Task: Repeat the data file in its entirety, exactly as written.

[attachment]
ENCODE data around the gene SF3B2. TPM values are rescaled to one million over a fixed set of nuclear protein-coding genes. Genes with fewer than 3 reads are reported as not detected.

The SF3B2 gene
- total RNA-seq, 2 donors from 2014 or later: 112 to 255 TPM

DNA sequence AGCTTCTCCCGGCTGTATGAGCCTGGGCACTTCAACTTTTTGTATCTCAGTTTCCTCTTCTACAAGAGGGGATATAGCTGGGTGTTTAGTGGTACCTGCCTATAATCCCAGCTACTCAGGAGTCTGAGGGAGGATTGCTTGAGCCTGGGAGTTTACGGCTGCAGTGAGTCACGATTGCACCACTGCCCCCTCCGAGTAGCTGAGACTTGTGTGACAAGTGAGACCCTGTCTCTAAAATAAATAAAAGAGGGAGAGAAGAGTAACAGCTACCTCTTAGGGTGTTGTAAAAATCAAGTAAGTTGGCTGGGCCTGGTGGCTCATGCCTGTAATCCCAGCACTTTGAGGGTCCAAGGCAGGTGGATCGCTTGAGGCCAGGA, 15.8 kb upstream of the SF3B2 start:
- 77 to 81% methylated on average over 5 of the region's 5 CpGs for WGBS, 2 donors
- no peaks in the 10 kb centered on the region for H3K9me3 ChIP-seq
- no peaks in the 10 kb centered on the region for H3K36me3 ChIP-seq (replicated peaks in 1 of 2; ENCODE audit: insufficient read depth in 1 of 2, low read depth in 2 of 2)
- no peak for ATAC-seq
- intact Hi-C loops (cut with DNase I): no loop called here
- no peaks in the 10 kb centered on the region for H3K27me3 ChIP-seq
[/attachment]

ENCODE data around the gene SF3B2. TPM values are rescaled to one million over a fixed set of nuclear protein-coding genes. Genes with fewer than 3 reads are reported as not detected.

The SF3B2 gene
- total RNA-seq, 2 donors from 2014 or later: 112 to 255 TPM

DNA sequence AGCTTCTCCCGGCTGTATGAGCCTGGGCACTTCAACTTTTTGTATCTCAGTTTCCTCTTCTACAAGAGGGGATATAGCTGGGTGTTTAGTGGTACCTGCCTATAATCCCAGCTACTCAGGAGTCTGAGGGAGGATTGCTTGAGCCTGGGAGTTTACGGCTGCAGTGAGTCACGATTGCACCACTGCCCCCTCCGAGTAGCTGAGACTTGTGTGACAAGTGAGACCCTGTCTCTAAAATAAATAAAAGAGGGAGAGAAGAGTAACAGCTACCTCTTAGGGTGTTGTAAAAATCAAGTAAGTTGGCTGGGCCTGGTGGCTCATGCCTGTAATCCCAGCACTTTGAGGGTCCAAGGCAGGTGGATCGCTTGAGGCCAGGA, 15.8 kb upstream of the SF3B2 start:
- 77 to 81% methylated on average over 5 of the region's 5 CpGs for WGBS, 2 donors
- no peaks in the 10 kb centered on the region for H3K9me3 ChIP-seq
- no peaks in the 10 kb centered on the region for H3K36me3 ChIP-seq (replicated peaks in 1 of 2; ENCODE audit: insufficient read depth in 1 of 2, low read depth in 2 of 2)
- no peak for ATAC-seq
- intact Hi-C loops (cut with DNase I): no loop called here
- no peaks in the 10 kb centered on the region for H3K27me3 ChIP-seq